23/12/2015 11:54 GMT | Updated 23/12/2016 05:12 GMT

The Government's Commitment to Apprenticeships Is Admirable But Are They Fit for Purpose?

It's a system that's worked since the dawn of time; the master craftsman takes on a young protégé and - through practical experience - teaches them the tricks of the trade until they're proficient enough to start trading alone. Today it's known as an apprenticeship, and they're as vital now as they ever were.

On the surface, then, the 200,000 new public sector apprenticeships recently announced by David Cameron, as part of the government's plan to create three million vocational training courses before 2020, can only be a good thing. However, Ofsted - the government department that monitors the performance of education in the UK - has warned that for this policy to prove effective, apprenticeships must remain of the highest standard . So, what is the current state of the apprenticeship in the UK, and how can we ensure the scheme remains fit for purpose?

While apprenticeships are widely recognised as a vital cog in the wheels of our industry, Ofsted's research has found that some of them do not do enough to provide apprentices with the skills needed to obtain a job at the end of their course. The creation of 3 million apprenticeships is a strong stat that plays well with the press and reflects well on the government, but if some of those new apprentices are simply being brought into companies to act as chief tea makers and errand monkeys, surely we should be asking if it's an effective policy, or is it all one big a government PR stunt?

Of course, this is a cynical, worst case scenario view. I'm not suggesting that apprenticeships on the whole are a waste of time. However, it's far from unfair to pose the question: if there's a vast increase in the number of apprenticeships available, will the quality drop significantly?

Because of this, the government are taking steps to crack down on fake and substandard apprenticeships, by moving to enshrine the definition of 'apprenticeship ,' in law so that it cannot be abused and exploited. This is an important step. Sadly, at present, some young people will carry out what they believe to be an apprenticeship, only to finish and find out that they're not qualified.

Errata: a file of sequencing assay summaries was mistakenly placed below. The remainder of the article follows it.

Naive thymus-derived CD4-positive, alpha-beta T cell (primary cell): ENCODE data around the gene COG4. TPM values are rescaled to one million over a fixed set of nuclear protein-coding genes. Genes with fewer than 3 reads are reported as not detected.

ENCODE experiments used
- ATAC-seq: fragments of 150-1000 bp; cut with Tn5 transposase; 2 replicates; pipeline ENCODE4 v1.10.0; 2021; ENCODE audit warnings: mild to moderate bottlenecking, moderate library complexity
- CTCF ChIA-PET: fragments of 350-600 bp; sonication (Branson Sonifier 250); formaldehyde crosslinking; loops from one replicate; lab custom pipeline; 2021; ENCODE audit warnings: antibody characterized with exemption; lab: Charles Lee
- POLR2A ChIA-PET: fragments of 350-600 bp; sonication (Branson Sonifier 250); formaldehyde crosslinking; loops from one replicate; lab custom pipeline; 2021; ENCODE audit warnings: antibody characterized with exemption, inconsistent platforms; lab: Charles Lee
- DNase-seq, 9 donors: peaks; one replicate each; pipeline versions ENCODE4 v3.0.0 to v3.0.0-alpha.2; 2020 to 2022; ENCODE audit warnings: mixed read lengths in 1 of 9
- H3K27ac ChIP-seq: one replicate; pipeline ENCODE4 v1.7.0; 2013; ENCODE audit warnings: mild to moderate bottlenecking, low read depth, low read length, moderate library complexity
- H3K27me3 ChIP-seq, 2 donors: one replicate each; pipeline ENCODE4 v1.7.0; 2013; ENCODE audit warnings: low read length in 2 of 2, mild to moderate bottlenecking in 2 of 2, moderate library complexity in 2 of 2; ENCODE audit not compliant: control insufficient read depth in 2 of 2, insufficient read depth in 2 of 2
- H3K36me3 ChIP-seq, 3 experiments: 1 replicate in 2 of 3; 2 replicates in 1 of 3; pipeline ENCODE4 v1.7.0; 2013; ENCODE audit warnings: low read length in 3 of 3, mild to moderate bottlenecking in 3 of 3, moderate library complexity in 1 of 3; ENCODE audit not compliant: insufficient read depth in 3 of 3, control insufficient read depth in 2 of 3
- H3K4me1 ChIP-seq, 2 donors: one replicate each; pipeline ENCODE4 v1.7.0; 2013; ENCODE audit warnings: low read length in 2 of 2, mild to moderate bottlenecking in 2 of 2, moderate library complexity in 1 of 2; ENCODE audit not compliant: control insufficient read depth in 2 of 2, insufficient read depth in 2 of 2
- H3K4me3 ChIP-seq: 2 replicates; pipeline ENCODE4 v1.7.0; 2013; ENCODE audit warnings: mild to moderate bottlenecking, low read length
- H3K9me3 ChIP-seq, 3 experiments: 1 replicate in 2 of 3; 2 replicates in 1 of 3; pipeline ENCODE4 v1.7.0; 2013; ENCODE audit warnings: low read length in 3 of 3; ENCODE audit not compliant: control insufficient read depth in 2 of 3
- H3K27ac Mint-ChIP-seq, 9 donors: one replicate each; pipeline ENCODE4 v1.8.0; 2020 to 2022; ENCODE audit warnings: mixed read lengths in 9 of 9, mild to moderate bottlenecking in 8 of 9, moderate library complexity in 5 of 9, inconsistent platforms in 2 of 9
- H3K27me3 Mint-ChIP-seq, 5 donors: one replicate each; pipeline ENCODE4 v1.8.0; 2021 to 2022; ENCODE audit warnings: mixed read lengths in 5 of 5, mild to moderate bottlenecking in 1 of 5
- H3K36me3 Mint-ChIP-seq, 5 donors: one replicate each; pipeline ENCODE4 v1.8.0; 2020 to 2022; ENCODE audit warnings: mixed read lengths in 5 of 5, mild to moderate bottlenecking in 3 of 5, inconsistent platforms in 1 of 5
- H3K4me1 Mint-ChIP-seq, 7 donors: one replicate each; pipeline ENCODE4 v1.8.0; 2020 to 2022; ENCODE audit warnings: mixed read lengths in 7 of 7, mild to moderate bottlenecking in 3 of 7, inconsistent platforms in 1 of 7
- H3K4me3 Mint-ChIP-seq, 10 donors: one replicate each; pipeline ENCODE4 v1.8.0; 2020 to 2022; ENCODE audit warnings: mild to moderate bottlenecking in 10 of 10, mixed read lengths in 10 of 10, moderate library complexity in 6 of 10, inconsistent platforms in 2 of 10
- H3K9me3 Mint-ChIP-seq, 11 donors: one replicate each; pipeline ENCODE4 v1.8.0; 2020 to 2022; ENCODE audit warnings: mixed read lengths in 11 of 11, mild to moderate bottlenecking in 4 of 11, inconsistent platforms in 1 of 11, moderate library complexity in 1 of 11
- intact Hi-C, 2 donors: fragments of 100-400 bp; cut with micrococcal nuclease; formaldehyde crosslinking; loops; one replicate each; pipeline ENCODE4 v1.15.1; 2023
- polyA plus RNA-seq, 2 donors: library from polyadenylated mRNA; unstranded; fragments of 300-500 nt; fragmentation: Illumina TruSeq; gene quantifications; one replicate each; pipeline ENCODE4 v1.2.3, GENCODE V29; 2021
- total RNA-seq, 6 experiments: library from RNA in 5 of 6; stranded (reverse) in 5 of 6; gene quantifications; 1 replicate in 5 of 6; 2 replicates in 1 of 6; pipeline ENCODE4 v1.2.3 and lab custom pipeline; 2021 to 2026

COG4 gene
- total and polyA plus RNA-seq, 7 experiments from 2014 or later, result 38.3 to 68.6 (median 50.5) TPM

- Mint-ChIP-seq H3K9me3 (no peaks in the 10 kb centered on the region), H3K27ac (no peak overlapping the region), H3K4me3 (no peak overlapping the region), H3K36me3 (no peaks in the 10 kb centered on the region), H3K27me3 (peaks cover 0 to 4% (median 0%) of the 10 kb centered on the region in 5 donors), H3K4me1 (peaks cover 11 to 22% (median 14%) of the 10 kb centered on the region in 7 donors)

The reforms also hope to bring the legal standing of an apprenticeship closer to that of a degree, so that apprentices' time is not wasted, and that what they're working towards results in a proper qualification. The punishment for companies not adhering to the new rules could be monetary fines, or even prosecution in Magistrates court.

Another promising aspect of the government's plans is their pledge to rank different apprenticeships in league tables by 2018. In the same vein as the way in which university courses are ranked, apprenticeships would be graded by their effect on promotion prospects, future earnings, and skills learned by participants. Indeed, there has long been a disparity between the information provided to prospective university students, and prospective apprentices. While university applicants have league tables, open days, and UCAS to refer to, apprentices are provided with much less information. This disparity may have something to do with the fact that only 6% of school leavers take up the opportunity to do an apprenticeship.

The proposed reforms can, of course, only be a good thing. If carried out correctly, then the demand for apprenticeships among young people will surely grow. Additionally, the ability to compare and contrast different courses is an invaluable resource. It's taken for granted that university students should be able to weigh up the merits of the University of Nottingham vs those of the University of Exeter, yet apprenticeship students don't have that same privilege. Former Liberal Democrat leader Nick Clegg called for a UCAS style programme for school leavers who had no wish to go to university at the tail end of his much maligned stint as Deputy Prime Minister. He may have been onto something.

In an age where the UK - traditionally an industrial powerhouse - is struggling to keep up with modern day manufacturing superpowers like China, we need young people coming through the education system with a strong grasp of vocational skills. Last year, David Cameron said that his apprenticeship plans are a "crucial part of our long-term economic plan to secure a better future for Britain." If we want to ensure that Cameron's 'better future' is realised, we need to ensure that our apprenticeship programmes are of the highest quality.

Simon Thomas is the Managing Director of Asset International, a leading manufacturer of Weholite large diameter plastic pipes. Asset International Ltd supplies bespoke designs to the water and construction industries, from surface drainage to foul sewers and inter-process pipework: